Synergies are also expected through supply chain improvements and increased efficiency. Both companies are within the aerospace sector with diverse portfolios of complementary products. This acquisition almost doubles Parker’s Aerospace Systems segment and creates a 500 bps increase in the proportion of its business that focuses on the aerospace aftermarket. Therefore, they can leverage the advantages of each company to increase both the operational and the functional productivity of the combined business. Moreover, the companies’ combined scale and overlapping geographical footprints will improve their competitive position, which is particularly important given the number of previous mergers in this sector, which have created giants in the market. By building on existing product lines, increasing R&D, and innovating to improve technologies, the combined company can improve its services, thereby increasing its competitiveness and hopefully also its market share.

Within the first year after closing, the combined company is expected to be earnings accretive and, in the fifth year post-completion, anticipates to deliver a high single-digit ROIC, which should continue growing in subsequent years.

Long-term Upsides

While initially seeming rather bleak for Meggitt, given a £7.1Bn (900p per share) offer was initially on the table from U.S. firm TransDigm, there are patriotically-centered virtues to instead being taken over by Parker-Hannifin for £6.3Bn. For example, Parker-Hannifin has promised to keep Meggitt’s UK headquarters in Coventry, and maintain the number of employees in product engineering, manufacturing, and R&D; Meggitt employs around 2,300 UK staff, contributing to 9,000 globally.

Also, expenditure on research and development is expected to be increased by 20%. Increasing this area could spell innovations that would drive demand, then revenues, and ultimately the profitability of Meggitt. As R&D remains an important component in the manufacturing and aerospace industry, the increased expenditure and growth in research will continuously ride on recent trends in the industry, such as customization and automation, to improve the design and manufacturing capabilities of the combined company. Long-term, this could add significant shareholder value – if Meggitt’s increased R&D budget brings such fruitful results.

The deal signals US investors’ continuous interest in the Aerospace market. Supported by the commercial aerospace recovery as Covid-19 restrictions are continuously being eased around the world, the share price of Meggitt jumped as much as 62% to an all-time high of 758 pence post announcement. In particular, Parker-Hannifin’s willingness to engage with the UK government to make several legally binding commitments, including to at least maintain R&D spending at the UK company for the next five years reassures investors that the company recognizes the importance that everybody has around national security and defense capabilities.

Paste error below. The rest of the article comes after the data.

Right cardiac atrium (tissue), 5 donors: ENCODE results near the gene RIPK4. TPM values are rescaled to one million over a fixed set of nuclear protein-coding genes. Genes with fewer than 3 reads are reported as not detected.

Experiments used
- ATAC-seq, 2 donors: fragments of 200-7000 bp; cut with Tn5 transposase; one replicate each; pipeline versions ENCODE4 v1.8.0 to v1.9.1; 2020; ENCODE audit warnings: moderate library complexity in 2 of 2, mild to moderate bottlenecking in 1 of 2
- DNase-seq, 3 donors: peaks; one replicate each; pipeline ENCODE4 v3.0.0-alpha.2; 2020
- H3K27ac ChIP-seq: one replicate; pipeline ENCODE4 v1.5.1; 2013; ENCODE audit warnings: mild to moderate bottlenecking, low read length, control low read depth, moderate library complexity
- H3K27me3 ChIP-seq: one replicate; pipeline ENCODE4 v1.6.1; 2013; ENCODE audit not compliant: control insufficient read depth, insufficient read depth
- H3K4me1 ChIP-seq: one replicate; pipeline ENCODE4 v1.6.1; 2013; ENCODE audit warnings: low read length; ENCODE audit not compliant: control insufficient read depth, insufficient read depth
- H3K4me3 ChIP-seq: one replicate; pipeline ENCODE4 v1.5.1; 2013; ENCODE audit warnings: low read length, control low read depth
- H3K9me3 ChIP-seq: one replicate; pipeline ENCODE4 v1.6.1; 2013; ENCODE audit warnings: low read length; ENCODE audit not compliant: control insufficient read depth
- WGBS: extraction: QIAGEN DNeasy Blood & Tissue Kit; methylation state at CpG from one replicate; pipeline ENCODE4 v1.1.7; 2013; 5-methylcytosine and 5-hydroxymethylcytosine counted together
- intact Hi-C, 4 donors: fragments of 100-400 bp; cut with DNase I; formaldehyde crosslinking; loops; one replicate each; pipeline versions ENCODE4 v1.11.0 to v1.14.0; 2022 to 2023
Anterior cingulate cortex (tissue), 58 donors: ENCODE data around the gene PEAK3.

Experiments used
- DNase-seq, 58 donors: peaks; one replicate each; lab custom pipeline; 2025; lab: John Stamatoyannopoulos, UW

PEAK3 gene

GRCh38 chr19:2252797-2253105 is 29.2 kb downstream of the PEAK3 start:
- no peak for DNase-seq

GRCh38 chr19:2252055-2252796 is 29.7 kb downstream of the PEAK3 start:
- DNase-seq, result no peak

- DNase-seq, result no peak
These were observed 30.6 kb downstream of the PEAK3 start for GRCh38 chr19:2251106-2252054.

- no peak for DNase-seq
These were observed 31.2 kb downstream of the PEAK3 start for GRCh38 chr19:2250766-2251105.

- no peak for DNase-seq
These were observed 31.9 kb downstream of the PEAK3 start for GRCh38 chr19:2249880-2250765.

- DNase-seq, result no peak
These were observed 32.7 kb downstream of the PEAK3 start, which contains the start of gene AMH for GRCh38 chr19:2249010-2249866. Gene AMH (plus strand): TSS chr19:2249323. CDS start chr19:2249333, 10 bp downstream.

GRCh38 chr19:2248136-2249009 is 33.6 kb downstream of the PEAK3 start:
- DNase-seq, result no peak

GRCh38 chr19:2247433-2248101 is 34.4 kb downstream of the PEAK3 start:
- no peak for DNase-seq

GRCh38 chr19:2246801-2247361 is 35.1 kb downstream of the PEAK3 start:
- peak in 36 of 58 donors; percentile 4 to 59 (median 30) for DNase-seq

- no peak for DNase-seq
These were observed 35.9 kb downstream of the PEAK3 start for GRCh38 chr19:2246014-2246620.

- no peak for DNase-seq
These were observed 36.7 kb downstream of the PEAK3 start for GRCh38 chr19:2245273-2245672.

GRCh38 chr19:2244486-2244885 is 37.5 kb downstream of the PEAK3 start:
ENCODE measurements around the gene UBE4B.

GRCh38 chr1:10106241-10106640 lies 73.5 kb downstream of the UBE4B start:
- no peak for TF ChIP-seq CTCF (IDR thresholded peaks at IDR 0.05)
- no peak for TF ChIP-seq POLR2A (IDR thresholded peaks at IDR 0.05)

Risks and Uncertainties

al: (1) a potential UK government decision to block the transaction on national security grounds and (2) a failure to realize proposed synergies. Business Secretary Kwasi Kwarteng has already issued an “intervention” notice to review the impact of the takeover under the Enterprise Act 2002. The move will set off a series of government consultations about the impact of Meggitt’s foreign ownership on the provision of defence contracts – Meggitt supplies parts for jets including the F-35 – to the UK’s Ministry of Defence. With the UK Parliament recently passing the National Security and Investment Bill, companies now also have to notify the UK government of takeovers/mergers in 17 “mandatory sectors”, including defence, and subject transactions to further review. One fear is this increasingly interventionist attitude on the UK’s part may scupper the deal.

Furthermore, Parker-Hannifin’s expected $300M in cost synergies (through 2023) may not be realised if demand for new aircraft remains at depressed levels. Both Meggitt and Parker-Hannifin produce parts for a range of aircraft – ranging from military and unmanned aircraft to civil aircraft (Boeing 737s, 787s, Airbus A330s, A350s). With COVID-induced travel measures continuing to restrict international travel, aircraft deliveries might be at levels that are insufficiently high to realise these expected cost synergies.

Overall, the second risk factor is likelier to be of greater concern – the UK government is unlikely to block a transaction from a US-based defence manufacturer, given the strength of the security relationship between both countries. The whopping 71% premium offered by Parker Hannifin is also likely to sweeten the deal for shareholders who remain lukewarm to the deal’s longer-term synergies.

“We strongly believe Parker is the right home for Meggitt. Together, we can better serve our customers through innovation, accelerated R&D and a complementary portfolio of aerospace and defense technologies” - Tom Williams, Chairman and CEO of Parker Hannifin